Farnsworth, E. Allan, Precontractual Liability and Preliminary Agreements: Fair Dealing and Failed Negotiations, 87 CLMLR 217

87 CLMLR 217

87 Colum. L. Rev. 217

Columbia Law Review

March, 1987



E. Allan Farnswortha1

Copyright (c) 1987 by the Directors of The Columbia Law Review Association, Inc.; E. Allan Farnsworth




Knapp offers a more fully developed standard of fair dealing in negotiation, one under which “neither can withdraw for an ‘unjustified’ reason, and yet ... neither will be compelled to perform if—after good faith bargaining—actual agreement cannot be reached.” Bad faith bargaining may consist of “an insistence on terms so clearly unreasonable that they could not have been advanced with any expectation of acceptance, coupled with some demonstrable advantage to be gained by ... avoiding the contemplated transaction.”221


a1Alfred McCormack Professor of Law, Columbia University. B.S.1948, University of Michigan; M.A.1949, Yale University; J.D.1952, Columbia University. I am grateful for help from many quarters. Practicing lawyers include Arthur R. Aitkens, Louis M. Brown, Karen L. Farnsworth, James C. Freund, Bernard H. Goldstein, A. Sidney Holderness, J. Clark Kelso, Richard E. Keresey, Donald J. Rapson, and Michael A. Ross. Foreign colleagues include Massimo Bianca, Eugen Bucher, Ulrich Drobnig, Georges Durry, Marcus Lutter, Dieter Medicus, Denis Tallon, Pierre Tercier, and Michael Will. And my American colleagues include Bruce A. Ackerman, Richard M. Briffault, Charles B. Craver, Daniel A. Farber, Stephen B. Goldberg, Robert A. Hillman, Robert E. Hudec, Charles L. Knapp, Stewart Macaulay, Henry P. Monaghan, Arthur G. Murphey, Jr., Dough Rendleman, Maurice Rosenberg, Hans Smit, Robert S. Summers, and William F. Young. Research assistants were Jeffrey P. Trout and, on German Law, Frank Koerner. Remaining flaws in this Article are due to my failure to accept unquestioningly their advice.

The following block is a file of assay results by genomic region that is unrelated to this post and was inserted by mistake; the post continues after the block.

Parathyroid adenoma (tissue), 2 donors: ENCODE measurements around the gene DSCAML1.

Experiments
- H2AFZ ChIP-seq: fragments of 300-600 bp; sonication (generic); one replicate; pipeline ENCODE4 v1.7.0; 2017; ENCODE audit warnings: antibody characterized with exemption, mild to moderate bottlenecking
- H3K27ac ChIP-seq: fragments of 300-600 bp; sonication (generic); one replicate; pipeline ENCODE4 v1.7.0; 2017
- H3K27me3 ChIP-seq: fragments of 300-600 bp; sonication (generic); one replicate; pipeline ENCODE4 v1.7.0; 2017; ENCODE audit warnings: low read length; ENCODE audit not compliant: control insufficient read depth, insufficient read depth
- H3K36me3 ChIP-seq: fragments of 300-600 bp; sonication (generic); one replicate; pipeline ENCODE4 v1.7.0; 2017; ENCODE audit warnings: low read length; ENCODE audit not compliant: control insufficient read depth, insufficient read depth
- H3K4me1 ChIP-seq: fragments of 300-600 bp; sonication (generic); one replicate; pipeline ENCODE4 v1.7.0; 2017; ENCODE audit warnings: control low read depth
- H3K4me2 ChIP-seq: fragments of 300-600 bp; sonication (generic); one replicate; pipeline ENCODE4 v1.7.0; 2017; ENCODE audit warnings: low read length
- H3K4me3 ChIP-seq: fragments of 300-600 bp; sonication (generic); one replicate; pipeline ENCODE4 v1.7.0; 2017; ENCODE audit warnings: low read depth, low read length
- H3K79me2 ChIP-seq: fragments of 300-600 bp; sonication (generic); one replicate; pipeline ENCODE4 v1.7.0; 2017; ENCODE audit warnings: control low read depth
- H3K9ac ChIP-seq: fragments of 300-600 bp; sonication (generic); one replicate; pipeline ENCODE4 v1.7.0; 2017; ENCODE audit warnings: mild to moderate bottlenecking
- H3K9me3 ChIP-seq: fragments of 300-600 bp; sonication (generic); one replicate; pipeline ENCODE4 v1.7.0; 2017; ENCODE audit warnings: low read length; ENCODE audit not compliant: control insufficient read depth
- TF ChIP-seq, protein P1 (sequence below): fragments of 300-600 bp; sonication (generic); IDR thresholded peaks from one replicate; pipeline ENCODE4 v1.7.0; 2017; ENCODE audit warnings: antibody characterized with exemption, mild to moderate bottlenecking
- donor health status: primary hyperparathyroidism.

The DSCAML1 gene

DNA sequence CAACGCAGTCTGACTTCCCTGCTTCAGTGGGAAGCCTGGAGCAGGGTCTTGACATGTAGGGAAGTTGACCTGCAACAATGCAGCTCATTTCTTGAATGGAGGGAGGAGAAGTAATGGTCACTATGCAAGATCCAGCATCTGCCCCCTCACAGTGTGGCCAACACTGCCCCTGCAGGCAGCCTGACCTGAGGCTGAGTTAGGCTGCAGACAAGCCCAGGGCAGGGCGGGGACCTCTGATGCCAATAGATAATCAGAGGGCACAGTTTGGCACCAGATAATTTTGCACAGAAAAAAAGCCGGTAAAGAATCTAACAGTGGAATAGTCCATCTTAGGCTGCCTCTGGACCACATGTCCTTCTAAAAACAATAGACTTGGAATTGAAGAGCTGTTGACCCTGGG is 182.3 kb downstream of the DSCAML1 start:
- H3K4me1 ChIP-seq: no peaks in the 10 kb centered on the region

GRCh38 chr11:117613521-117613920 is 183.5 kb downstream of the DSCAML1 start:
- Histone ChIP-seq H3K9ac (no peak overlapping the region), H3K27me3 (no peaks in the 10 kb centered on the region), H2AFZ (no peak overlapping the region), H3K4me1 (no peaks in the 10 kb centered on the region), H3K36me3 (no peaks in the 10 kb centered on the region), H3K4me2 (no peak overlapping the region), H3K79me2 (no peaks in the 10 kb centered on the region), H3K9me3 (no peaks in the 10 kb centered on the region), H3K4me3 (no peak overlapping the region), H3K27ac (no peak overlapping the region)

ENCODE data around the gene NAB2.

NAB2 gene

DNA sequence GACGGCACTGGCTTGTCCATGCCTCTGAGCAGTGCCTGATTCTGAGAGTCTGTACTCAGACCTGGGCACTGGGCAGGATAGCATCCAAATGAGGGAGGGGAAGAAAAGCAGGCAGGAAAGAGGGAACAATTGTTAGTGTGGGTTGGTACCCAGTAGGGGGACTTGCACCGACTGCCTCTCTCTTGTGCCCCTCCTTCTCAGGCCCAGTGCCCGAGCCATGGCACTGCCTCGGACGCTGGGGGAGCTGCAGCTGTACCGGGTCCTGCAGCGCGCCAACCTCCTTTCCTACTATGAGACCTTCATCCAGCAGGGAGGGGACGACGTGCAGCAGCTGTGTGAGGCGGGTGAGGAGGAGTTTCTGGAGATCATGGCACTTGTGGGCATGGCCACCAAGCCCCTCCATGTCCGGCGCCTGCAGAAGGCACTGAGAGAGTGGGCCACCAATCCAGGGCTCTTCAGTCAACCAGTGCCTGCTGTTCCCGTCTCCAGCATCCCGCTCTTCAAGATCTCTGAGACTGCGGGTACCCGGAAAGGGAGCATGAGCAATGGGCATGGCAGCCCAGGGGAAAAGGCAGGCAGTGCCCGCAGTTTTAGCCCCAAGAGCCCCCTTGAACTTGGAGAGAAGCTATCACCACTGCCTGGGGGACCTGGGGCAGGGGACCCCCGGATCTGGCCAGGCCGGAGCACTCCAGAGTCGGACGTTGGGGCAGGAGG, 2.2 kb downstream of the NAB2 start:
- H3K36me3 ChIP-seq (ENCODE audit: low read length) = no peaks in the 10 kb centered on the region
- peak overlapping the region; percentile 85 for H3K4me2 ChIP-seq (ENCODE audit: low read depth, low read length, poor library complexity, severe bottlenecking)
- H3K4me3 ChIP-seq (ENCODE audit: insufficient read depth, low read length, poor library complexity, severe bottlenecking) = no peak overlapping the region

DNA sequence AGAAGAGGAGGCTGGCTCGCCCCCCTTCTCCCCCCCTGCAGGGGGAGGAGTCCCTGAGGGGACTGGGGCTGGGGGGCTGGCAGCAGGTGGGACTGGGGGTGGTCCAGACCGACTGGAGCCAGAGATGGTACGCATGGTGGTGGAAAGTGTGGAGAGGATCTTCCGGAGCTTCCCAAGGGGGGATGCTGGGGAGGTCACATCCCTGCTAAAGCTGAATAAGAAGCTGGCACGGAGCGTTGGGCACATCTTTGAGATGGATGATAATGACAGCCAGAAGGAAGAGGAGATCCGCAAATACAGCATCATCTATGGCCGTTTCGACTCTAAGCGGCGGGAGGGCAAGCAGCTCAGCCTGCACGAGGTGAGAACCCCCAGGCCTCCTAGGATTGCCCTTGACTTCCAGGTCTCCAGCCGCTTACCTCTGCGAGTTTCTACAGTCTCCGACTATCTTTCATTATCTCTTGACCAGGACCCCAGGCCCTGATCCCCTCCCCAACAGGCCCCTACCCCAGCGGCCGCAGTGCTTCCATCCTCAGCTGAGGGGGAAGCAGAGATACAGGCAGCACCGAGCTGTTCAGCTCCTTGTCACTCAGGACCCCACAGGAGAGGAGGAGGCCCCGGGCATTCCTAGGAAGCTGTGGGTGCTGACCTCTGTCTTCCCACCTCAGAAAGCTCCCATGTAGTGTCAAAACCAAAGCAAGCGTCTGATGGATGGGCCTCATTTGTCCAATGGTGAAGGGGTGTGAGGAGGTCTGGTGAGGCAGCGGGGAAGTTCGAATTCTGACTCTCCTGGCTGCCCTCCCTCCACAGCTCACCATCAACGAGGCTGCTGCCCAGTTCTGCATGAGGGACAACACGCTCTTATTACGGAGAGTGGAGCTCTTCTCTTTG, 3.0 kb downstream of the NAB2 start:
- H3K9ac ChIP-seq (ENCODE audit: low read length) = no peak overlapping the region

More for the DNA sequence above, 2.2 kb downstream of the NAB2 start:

221Knapp, supra note 2, at 685, 723. Iklé sets out four possible meanings of “good faith” in treaty negotiation: 1. To make it highly probably that agreement will be reached. This means concretely that a party has to lower its terms whenever the probability of reaching an agreement falls below the desired level........2. Not to maintain a position which one feels sure will preclude agreement.... According to a more stringent variant of this second criterion, a government should not make even initial proposals which it knows to be “unacceptable” to the opponent....3. To want an agreement of the type that is being negotiated and to be eager to have one's terms ac-cepted....4. To follow certain rules of accommodation [such as the rule that concessions must be reciprocated] while negotiating.F. Iklé, supra note 165, at 111-13 (emphasis in original)

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